But I was told that I could not change, could never alter, what I could not accept. I can't let go of something I refuse to notice I am holding. So I was given the enormous gift of self-acceptance. I was sarcastic too much of the time. I was demanding too much of the time. I was self-centered and defensive and sensitive and much more. I was difficult to deal with and I could speak with an edge that could cut to the quick and I was impatient with the slowness of others (at everything) and I...and I...and I...
Yup, I was all of these things. And when I finally accepted it, I got out of denial once and for all. But the way out of denial was not by embracing these characteristics as faults. It was by seeing them as my strengths, simply with volume turned up a bit too high now and then.
With the volume at a more comfortable level, my sarcasm was my quick wit, for which people loved me; my demanding nature was my ability to inspire others to outperform, for which people loved me; my self-centeredness was my self-awareness, for which people loved me; my defensiveness was my strength of conviction, for which people loved me; my sensitivity was my openness to all of life at a hundred different levels simultaneously, for which people loved me.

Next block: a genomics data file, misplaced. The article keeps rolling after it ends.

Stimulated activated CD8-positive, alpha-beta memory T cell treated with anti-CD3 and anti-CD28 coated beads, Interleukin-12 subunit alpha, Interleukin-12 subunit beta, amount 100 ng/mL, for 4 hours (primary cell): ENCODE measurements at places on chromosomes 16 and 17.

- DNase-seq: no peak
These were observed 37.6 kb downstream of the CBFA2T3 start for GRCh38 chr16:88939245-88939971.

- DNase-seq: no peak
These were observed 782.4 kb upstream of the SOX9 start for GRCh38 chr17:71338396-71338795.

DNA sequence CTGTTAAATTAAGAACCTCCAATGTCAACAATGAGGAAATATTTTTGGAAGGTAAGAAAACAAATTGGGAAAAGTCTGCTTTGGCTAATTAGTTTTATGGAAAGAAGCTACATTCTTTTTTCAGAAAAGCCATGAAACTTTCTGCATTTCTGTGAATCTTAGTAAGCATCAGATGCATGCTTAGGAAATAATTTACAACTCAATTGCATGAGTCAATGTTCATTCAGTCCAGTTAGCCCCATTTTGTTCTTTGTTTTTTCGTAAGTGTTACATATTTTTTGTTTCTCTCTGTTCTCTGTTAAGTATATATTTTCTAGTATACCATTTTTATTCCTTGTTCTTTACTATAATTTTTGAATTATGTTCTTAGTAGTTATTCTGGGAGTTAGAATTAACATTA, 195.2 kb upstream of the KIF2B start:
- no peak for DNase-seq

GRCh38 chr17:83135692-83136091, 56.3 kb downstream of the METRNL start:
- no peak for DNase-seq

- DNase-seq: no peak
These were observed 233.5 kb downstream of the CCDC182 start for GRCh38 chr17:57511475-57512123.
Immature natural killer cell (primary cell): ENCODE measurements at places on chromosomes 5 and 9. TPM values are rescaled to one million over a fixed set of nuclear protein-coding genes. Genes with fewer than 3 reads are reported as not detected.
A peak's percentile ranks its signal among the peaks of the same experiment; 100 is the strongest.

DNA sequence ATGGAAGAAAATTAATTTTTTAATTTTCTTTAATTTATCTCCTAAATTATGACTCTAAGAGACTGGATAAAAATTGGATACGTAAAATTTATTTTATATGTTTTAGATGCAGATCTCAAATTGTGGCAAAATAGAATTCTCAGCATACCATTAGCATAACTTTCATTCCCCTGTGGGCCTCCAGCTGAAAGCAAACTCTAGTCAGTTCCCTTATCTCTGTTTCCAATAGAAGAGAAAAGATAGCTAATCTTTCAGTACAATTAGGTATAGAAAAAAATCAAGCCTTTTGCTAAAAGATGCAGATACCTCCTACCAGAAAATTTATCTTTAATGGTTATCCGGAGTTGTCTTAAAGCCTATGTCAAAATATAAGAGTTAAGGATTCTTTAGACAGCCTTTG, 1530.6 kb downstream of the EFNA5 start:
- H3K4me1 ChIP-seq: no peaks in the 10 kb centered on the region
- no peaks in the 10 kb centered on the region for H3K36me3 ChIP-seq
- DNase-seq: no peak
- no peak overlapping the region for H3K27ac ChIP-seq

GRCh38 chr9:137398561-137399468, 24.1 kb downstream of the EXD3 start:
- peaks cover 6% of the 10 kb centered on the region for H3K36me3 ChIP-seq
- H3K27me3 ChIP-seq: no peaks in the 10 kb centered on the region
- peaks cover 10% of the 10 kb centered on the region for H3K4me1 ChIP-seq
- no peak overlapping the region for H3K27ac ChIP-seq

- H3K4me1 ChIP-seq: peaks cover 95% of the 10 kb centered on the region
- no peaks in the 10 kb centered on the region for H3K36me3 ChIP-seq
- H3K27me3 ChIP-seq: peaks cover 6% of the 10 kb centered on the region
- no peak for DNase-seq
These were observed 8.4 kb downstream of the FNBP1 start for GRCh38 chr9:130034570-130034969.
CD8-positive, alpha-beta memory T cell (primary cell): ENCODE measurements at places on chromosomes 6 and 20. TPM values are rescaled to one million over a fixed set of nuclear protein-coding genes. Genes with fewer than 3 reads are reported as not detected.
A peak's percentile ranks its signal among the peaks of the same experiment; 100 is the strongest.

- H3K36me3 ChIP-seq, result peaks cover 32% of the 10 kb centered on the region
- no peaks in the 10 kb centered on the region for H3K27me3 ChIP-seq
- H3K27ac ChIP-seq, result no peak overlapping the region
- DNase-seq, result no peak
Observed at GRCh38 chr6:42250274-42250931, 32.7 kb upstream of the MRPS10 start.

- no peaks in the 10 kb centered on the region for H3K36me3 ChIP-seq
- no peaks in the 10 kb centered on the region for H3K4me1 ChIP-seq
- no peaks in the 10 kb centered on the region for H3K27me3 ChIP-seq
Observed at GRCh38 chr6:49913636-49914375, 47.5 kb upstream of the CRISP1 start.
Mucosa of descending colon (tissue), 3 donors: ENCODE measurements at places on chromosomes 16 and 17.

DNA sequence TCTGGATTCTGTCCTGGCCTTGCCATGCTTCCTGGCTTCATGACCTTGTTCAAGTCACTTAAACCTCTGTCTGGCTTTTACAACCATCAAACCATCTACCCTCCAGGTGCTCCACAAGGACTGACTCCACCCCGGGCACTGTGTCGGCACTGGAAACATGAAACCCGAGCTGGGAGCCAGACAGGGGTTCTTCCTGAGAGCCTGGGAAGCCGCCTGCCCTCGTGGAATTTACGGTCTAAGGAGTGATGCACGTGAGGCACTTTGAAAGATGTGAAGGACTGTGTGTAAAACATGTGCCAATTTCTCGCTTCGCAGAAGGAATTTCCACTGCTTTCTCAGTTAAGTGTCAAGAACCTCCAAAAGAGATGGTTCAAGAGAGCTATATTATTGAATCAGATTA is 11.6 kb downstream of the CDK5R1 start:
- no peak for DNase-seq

These were my gifts, not my faults, and my only challenge was to rein in their considerable energy, so that I could match it with the energy of the Moment Presenting. Then I would be in closer harmony with what was going on Right Here, Right Now, and people would see me as magnificent, not malevolent.
Wow! What a simple, transformative understanding! Whew. It was over. My long struggle with me was over. On the day I "got" that God accepted me, on that day I could accept me as well. I remember well the statement that opened me to this experience: If you saw you as God sees you, you would be very proud, and you would smile a lot.
Next week-Part 5: Celebration.
Love and Hugs,
© 2019 ReCreation Foundation - http://www.cwg.org - Neale Donald Walsch is a modern day spiritual messenger whose words continue to touch the world in profound ways. His With God series of books has been translated into 27 languages, touching millions of lives and inspiring important changes in their day-to-day lives.